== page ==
Do your part—take the 2019 Design Census.
Tell your friends. Spread the word.

Ten years ago, a senior designer could expect to make $60,000—that’s up from $50,000 in 2000. A partner, on the other hand, could expect to make $95,000, a mere $5,000 bump from 2000. If those numbers seem low or weird, you’re right. Surely partners made much more, even a decade ago? And surely they would have seen more than a $5,000 increase over the span of nearly of nine years.

Yet those numbers are accurate, based on extensive surveys and data collected as part of the AIGA Salary Survey, a project that spanned 2008-2014. It’s great to have all that information (and it’s still available and free to download), but the numbers alone aren’t very helpful without the proper context. For instance, what are the social and cultural factors impacting these numbers? How do they vary based on location, experience, education, gender, and ethnicity?

In order to get a better sense of the changing design landscape, this year we’re working on the 2019 Design Census with Accurat, in partnership with Google. By asking broader questions about the life of designers—beyond wages and daily work—we can create a more accurate picture of what it means to be a designer today, and we can make some predictions about what it might mean in the future, too. This information will also help us create meaningful reports that will clue you into more than just what your peers make, but what the specific challenges facing the industry are, and what we can do about it.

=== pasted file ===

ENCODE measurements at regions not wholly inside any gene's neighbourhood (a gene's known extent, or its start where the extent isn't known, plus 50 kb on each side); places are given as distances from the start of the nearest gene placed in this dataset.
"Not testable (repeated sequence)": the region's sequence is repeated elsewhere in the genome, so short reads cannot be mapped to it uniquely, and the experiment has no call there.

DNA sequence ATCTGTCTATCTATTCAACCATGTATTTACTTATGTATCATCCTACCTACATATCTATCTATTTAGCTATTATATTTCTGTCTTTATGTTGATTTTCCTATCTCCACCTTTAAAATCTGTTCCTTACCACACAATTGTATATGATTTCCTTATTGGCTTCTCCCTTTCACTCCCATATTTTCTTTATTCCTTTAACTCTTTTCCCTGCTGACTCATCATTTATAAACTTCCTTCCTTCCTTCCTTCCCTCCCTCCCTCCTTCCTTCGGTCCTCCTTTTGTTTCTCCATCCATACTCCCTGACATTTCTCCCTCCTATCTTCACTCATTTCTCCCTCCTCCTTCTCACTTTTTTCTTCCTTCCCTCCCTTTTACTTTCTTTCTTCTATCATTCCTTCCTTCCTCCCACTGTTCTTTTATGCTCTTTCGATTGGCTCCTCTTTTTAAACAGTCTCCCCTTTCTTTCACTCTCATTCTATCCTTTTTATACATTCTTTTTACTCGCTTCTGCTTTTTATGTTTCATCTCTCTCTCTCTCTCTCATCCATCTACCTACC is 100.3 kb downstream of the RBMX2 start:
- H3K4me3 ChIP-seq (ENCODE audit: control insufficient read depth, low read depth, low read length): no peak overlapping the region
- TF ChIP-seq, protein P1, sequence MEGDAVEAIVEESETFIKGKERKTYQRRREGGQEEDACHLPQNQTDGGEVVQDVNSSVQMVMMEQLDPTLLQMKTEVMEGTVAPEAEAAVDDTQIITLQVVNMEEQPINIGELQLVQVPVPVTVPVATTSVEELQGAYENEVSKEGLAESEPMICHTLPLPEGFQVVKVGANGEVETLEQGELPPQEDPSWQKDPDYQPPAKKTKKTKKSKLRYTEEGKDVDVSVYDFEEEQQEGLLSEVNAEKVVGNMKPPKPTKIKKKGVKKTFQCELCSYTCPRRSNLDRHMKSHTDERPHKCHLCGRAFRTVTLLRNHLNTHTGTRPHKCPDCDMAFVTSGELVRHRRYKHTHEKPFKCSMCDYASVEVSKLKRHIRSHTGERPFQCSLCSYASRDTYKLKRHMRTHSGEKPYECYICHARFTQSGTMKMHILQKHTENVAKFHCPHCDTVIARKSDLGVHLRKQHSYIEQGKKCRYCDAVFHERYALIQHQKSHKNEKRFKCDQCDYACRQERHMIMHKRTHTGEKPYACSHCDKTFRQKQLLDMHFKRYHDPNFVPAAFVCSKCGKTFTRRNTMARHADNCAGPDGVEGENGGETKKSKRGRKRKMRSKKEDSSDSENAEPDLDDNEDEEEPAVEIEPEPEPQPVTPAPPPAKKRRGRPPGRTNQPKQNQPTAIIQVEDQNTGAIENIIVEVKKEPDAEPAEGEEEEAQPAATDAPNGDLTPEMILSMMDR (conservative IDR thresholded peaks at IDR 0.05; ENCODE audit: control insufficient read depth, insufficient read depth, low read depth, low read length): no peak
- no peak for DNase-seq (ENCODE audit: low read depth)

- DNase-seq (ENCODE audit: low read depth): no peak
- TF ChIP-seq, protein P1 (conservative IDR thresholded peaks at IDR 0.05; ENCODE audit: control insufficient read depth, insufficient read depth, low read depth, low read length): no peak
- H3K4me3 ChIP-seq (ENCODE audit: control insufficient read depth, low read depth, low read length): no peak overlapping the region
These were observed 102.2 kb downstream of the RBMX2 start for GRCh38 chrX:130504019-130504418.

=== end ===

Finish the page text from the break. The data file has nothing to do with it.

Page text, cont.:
It’s an ambitious goal, and we hope you’ll do your part by completing the Design Census. It takes just 10 minutes. Encourage your friends, coworkers, and your community to do the same. Knowledge is power—help us spread the word. Grab assets from our Google Drive for sharing on social media #designcensus2019 (write something clever and we’ll retweet you @AIGAeyeondesign).

The Design Census closes on May 4, 2019. Full reports and all the raw data will be available late summer/early fall. You can check out raw data from the 2017 Design Census and 2016 Design Census, which is also available free to download. It’s a group effort—thank you for pitching in.